THE QUEEN OF EVERYTHING by Deb Caletti
FAMILY AND GROWING UP
Released: Nov. 1, 2002

"Cosmic comedy. (Fiction. YA)"
Alternating between pithy humor and ominous foreboding, high-school junior Jordan MacKenzie's voice describes her life, family, and friends in this gothic with an edge. Read full book review >
NEVER SO GREEN by Tim Johnston
FAMILY AND GROWING UP
Released: Oct. 31, 2002

"Readers who are emotionally equipped to fill in the gaps about incest and its effects are probably unlikely to pick up a book about a 12-year-old baseball player. (Fiction. YA)"
This ambitious debut shows a skillful hand with prose in its depiction of the pivotal role sports can play in the life of an adolescent boy, but it fails to convey the complexities of incest, its other major plot element. Read full book review >
HOME OF THE BRAVES by David Klass
SPORTS
Released: Oct. 30, 2002

"While it lacks the brilliance and humor of Klass's You Don't Know Me (2001), overall this is a solid school and sports story that will find a ready audience. (Fiction. 12+)"
While better written and more psychologically complex than most sports fiction, this compelling offering still follows a standard sports plot: the main character feels threatened by a new, outstanding player on his team. Read full book review >
CHILL WIND by Janet MacDonald
FAMILY AND GROWING UP
Released: Oct. 22, 2002

"Nonetheless, MacDonald deserves kudos for her gritty, unsentimental portrait of day-to-day life in the projects. (Fiction. YA)"
When her welfare benefits dry up, Aisha, a 19-year-old black single mother with two children and no high school diploma or work history, has to figure out a way to support herself and her family. Read full book review >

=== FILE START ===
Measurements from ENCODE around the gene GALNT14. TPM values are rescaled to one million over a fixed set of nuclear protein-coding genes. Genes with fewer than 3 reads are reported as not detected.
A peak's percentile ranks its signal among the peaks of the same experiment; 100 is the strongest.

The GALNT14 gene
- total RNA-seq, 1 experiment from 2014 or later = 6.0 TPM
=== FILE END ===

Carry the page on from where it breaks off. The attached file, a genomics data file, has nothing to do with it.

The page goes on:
THE HEALER’S KEEP by Victoria Hanley
Released: Oct. 15, 2002

"Solid and satisfying. (Fantasy. 12+)"
Four young people divided by geography, class, and philosophy come together in the dream realm to fight the powers of darkness. Read full book review >
Kirkus Interview
Sara Paretsky
author of BRUSH BACK
July 28, 2015

No one would accuse V. I. Warshawski of backing down from a fight, but there are a few she’d be happy to avoid. High on that list is tangling with Chicago political bosses. Yet that’s precisely what she ends up doing when she responds to Frank Guzzo’s plea for help in Brush Back, the latest thriller from bestselling author Sara Paretsky. For six stormy weeks back in high school, V.I. thought she was in love with Frank. He broke up with her, she went off to college, he started driving trucks for Bagby Haulage. She forgot about him until the day his mother was convicted of bludgeoning his kid sister, Annie, to death. Stella Guzzo was an angry, uncooperative prisoner and did a full 25 years for her daughter’s murder. Newly released from prison, Stella is looking for exoneration, so Frank asks V.I. for help. “Paretsky, who plots more conscientiously than anyone else in the field, digs deep, then deeper, into past and present until all is revealed,” our reviewer writes. View video >